Collection

Refugee Lives Oral History Project, 2015-2021 730 Files — Electronic documents, including Microsoft Word files, JPG files, MP3 files, Apple MOV files, MP4 files, M4A files, and Adobe PDF files. — 28 Gigabytes

Online
Oral histories, transcriptions, videos, and fieldnotes created by students in Doc Studies 321S-01/ AMES 320S at Duke University/Center for Documentary Studies, 2015-2021. The courses were facilitated by CDS Faculty member Nancy Kalow, AMES faculty member miriam cooke, and AMES faculty member Maha Houssami.

Thirty-seven oral history interviews created by students in the Duke University course AMES 320S, in the Department of Asian and Middle Eastern Studies, led by instructors Nancy Kalow, Maha Houssami, and Miriam Cooke. Interviewees included refugees from Iraq, Sudan, and Syria. Interviews were conducted in person and via Skpe. Interviews were in English or translated to English, and students transcribed the audio and wrote fieldnotes. The public-facing edited versions (approximately four minutes each) of the interviews were posted on Duke Service-Learning's Arabic Communities website.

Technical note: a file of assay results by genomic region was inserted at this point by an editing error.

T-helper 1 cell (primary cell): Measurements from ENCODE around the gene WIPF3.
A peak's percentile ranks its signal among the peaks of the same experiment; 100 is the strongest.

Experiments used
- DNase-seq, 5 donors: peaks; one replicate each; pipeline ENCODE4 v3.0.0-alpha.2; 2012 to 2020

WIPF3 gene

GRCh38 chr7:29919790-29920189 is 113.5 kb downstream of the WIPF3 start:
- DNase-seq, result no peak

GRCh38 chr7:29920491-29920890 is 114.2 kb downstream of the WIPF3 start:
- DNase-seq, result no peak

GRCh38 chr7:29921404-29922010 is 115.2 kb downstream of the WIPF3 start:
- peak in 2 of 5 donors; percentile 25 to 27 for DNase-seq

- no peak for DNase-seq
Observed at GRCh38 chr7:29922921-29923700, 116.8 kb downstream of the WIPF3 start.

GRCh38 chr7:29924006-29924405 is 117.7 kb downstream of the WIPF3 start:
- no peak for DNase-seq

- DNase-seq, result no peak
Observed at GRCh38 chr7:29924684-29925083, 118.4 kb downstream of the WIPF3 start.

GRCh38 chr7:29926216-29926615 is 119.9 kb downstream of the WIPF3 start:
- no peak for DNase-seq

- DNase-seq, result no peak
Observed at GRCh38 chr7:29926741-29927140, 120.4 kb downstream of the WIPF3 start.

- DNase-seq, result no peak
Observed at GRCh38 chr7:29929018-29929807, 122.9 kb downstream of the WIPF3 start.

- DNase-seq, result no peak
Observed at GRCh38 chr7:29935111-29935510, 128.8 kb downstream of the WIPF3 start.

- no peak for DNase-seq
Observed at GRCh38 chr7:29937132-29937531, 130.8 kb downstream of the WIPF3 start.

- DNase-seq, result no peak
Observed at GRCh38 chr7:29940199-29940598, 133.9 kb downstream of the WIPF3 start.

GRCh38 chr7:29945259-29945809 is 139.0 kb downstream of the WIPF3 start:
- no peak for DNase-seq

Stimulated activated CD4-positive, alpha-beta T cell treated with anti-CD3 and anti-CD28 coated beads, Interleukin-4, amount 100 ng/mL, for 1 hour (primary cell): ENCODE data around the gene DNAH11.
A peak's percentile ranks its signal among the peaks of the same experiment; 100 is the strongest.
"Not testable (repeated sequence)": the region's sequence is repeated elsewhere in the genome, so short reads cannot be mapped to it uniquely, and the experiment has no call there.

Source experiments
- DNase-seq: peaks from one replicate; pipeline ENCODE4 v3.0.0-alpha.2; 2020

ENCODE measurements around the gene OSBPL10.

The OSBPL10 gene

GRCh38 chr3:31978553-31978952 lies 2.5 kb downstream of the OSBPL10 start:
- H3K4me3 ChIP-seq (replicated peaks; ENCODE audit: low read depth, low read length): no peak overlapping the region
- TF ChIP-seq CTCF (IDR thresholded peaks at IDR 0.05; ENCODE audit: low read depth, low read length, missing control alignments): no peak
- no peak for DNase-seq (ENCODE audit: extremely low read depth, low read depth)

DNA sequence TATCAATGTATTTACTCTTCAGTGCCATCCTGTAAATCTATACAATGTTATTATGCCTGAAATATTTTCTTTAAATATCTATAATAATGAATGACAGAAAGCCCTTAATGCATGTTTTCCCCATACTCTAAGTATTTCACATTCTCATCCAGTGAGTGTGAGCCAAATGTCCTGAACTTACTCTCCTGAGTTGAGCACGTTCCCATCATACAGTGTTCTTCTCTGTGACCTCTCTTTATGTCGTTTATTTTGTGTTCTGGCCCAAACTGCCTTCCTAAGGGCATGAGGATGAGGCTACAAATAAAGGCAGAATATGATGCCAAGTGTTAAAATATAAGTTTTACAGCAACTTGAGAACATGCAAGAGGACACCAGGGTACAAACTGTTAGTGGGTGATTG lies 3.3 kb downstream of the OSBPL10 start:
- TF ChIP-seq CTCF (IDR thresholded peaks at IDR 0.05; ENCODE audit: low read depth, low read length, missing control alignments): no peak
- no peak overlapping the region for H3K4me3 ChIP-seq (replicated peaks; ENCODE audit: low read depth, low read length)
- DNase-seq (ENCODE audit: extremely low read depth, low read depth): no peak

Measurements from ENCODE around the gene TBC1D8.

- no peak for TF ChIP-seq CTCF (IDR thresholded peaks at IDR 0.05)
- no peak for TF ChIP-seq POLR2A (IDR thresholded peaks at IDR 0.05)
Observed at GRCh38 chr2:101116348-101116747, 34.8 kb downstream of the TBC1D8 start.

Collection
Nine interviews with alumnae of the Duke University Woman's College conducted by Carolyn Murray Happer from 2003 to 2004. Also includes one recording of alumnae reminisces from the 75th anniversary celebration of the Woman's College Library in 2006. Interviewees discuss their experiences and perceptions from their years at Duke University during the period of the co-ordinate college which existed from 1930 to 1972. Subjects interviewed include several class leaders, a member of the Duke family, and others who have had long established ties to the school after graduation. Also includes one recording of alumnae reminisces from the 75th anniversary celebration of the Woman's College Library in 2006.

Carolyn Murray Happer interviewed nine alumnae who graduated from the period of 1931 to 1947. Her goal was to document the experiences and perceptions of women who attended Duke University during this period. In particular she wanted to know why they selected and how the Woman's College figured into that decision. She also explored her subject's position and negative experiences at Duke. Her interviewees include several class leaders, a member of the Duke family, and others who have had long established ties to the school after graduation.